Food Foundation report shows supermarkets falling short on sustainability
Less than half of UK supermarkets issue targets for the sale of healthy food and plant-based protein alternatives, prompting the Food Foundation to call for action.
Supermarkets have their work cut out when it comes to sustainability
The new report finds that only four of the 11 supermarkets have public targets on either the percentage of food sales that are healthy, or for increases in sale of fruit, veg or plant-based protein products. 1
The report does, however, praise the leadership of some in the field, including Sainsbury’s and Marks & Spencer’s for their commitment to reporting the percentage of sales that comes from healthy products. Tesco’s leadership also aims to halve the environmental impact of the average shopping basket, and Lidl reports a 20 percent increase in sales of veg between 2017 and 2019. 1
The story was worryingly similar when it came to restaurants. Only three out of 15 major restaurants and caterers that were surveyed by the report had public targets or data available on either the percentage of food sales that are healthy, or report on fruit and veg sales. 1
According to the Plating Up Progress report, none of the companies have clear published targets or data for increasing sales of plant-based proteins, although several are introducing new menu options as alternatives to meat. 1
Only 30 percent of major restaurants and caterers have any publicly available data on their scope 3 greenhouse gas emissions (relating to food production in their supply chains) which the Food Foundation has said is of “particular concern, considering that food and agriculture accounts for around 30 percent of all global emissions”.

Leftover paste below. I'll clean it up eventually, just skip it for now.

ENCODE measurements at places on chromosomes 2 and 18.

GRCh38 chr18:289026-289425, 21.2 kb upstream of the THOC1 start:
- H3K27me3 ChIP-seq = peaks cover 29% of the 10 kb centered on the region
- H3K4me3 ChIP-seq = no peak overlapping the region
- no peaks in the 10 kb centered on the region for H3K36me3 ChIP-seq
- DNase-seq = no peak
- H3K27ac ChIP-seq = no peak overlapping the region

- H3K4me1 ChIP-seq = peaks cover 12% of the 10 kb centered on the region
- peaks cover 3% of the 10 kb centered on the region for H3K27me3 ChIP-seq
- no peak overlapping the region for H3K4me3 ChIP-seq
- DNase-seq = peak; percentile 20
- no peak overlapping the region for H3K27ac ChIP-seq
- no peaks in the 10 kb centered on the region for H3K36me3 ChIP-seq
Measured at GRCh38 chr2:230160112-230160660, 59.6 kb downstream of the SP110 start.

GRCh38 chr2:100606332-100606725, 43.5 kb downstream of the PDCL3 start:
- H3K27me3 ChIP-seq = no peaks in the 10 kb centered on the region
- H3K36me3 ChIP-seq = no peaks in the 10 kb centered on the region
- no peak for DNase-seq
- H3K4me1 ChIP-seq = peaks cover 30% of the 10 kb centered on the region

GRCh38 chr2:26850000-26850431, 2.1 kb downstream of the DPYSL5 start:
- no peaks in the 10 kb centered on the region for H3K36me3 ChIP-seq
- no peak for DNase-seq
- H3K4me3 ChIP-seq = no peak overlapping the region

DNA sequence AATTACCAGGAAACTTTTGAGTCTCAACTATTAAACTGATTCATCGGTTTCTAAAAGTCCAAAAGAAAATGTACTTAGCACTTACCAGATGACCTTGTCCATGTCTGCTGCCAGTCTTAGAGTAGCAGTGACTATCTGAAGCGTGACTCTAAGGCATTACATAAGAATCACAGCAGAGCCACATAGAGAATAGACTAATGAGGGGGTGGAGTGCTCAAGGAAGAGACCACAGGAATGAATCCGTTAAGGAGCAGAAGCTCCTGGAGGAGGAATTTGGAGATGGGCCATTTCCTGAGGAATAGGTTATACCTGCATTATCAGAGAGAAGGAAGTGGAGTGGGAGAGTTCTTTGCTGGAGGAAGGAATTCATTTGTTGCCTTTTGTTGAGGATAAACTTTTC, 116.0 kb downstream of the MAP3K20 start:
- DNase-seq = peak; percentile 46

In light of the report’s findings, the Food Foundation is calling on food businesses to set targets for shifting revenue towards producing and selling healthier and more sustainable food. The Food Foundation is urging for reporting on these targets to be made mandatory by policymakers and for investors to include performance against these targets as part of their engagement and investment strategy.
Anna Taylor, Executive Director, The Food Foundation, said: “The challenges we face are formidable and understanding the progress food companies are making and what targets they are setting is key. We need clear direction from both investors and Government to demand that companies report on these metrics if we are to see lasting change and if those companies with more ambitious health and sustainability commitments are to flourish.”
Nilani Sritharan, Group Healthy Living Manager at Sainsbury’s, added: ”We want to be sure that we are doing the right thing and that in pursuing one potential solution we are not creating issues elsewhere.
Understanding the full impact of any action requires robust data, research, and trial and error, which takes time to gather and build, Sritharan said. For example, better data – and the infrastructure for sharing that data – will enable transparency across supply chains, allowing more informed decisions to take place.